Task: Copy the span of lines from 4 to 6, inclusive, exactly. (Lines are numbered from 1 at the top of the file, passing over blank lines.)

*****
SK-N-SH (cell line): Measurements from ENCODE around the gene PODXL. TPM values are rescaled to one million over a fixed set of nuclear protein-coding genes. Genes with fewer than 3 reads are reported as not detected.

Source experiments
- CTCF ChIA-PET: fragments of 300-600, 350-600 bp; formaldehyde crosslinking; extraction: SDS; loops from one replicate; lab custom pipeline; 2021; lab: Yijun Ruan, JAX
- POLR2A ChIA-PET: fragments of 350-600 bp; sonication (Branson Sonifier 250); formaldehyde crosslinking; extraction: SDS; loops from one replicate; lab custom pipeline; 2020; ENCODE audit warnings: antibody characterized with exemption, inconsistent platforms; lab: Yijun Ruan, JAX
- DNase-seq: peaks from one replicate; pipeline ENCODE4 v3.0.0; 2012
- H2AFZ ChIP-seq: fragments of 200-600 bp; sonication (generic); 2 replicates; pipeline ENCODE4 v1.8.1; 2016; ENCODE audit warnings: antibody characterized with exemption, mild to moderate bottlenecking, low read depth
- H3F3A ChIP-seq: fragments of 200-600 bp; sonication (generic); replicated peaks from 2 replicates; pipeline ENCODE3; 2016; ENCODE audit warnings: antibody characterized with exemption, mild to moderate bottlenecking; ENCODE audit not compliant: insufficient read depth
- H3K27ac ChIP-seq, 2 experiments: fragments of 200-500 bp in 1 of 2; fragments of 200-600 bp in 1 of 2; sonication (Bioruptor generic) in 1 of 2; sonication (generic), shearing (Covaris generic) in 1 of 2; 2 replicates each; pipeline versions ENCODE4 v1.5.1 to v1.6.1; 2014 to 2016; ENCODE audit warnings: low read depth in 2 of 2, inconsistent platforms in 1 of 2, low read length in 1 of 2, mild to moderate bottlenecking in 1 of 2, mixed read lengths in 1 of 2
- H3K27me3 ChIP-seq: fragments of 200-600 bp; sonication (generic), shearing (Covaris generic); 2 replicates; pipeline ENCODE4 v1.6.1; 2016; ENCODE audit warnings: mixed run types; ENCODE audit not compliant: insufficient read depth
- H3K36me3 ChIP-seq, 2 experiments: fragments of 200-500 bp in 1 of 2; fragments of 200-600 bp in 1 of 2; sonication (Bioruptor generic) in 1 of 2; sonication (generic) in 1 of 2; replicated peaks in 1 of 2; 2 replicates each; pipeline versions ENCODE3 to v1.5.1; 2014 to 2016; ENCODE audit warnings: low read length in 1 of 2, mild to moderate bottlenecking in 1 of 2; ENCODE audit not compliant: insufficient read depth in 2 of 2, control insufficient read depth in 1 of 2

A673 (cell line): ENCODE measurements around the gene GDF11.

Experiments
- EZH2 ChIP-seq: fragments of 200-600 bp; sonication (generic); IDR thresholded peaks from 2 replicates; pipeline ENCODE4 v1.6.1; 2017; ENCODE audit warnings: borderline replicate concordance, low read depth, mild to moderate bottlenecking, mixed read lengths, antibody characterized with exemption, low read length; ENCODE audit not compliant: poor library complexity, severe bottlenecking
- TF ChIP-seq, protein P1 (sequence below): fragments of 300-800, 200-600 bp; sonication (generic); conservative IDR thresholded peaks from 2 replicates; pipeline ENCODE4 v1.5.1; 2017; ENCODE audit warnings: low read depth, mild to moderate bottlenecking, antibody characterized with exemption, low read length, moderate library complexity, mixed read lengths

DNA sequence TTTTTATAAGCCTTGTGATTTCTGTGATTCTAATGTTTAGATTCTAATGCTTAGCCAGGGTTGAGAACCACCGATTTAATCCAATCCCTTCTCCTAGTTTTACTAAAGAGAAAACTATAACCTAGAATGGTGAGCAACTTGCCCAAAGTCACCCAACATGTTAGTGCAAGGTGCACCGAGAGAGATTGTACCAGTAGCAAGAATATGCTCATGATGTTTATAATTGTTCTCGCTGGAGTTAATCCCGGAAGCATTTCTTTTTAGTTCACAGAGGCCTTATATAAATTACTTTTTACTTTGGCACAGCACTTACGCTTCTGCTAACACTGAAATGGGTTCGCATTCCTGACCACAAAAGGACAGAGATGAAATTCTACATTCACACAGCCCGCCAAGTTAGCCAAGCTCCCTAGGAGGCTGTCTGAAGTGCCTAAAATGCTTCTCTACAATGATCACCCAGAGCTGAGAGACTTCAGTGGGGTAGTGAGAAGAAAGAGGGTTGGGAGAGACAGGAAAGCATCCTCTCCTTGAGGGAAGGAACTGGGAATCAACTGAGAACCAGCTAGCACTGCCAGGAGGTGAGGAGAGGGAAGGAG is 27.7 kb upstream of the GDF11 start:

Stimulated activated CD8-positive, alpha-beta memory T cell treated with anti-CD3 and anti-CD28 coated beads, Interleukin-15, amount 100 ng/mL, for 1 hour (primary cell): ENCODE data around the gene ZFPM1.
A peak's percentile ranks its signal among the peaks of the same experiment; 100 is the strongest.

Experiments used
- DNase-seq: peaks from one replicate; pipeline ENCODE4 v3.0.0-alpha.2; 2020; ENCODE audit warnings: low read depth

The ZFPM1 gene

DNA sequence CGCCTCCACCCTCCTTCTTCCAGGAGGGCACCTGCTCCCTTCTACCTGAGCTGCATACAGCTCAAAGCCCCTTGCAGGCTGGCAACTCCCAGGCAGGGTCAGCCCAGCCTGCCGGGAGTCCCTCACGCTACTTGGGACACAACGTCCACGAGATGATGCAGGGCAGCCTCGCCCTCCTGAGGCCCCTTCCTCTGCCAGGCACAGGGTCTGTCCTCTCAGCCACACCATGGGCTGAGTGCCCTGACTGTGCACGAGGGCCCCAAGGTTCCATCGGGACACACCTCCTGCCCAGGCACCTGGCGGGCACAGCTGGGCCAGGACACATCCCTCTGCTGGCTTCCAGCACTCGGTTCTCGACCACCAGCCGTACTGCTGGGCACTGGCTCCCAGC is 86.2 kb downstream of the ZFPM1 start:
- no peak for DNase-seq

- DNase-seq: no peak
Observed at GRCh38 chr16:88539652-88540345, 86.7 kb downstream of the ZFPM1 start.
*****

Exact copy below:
- POLR2A ChIA-PET: fragments of 350-600 bp; sonication (Branson Sonifier 250); formaldehyde crosslinking; extraction: SDS; loops from one replicate; lab custom pipeline; 2020; ENCODE audit warnings: antibody characterized with exemption, inconsistent platforms; lab: Yijun Ruan, JAX
- DNase-seq: peaks from one replicate; pipeline ENCODE4 v3.0.0; 2012
- H2AFZ ChIP-seq: fragments of 200-600 bp; sonication (generic); 2 replicates; pipeline ENCODE4 v1.8.1; 2016; ENCODE audit warnings: antibody characterized with exemption, mild to moderate bottlenecking, low read depth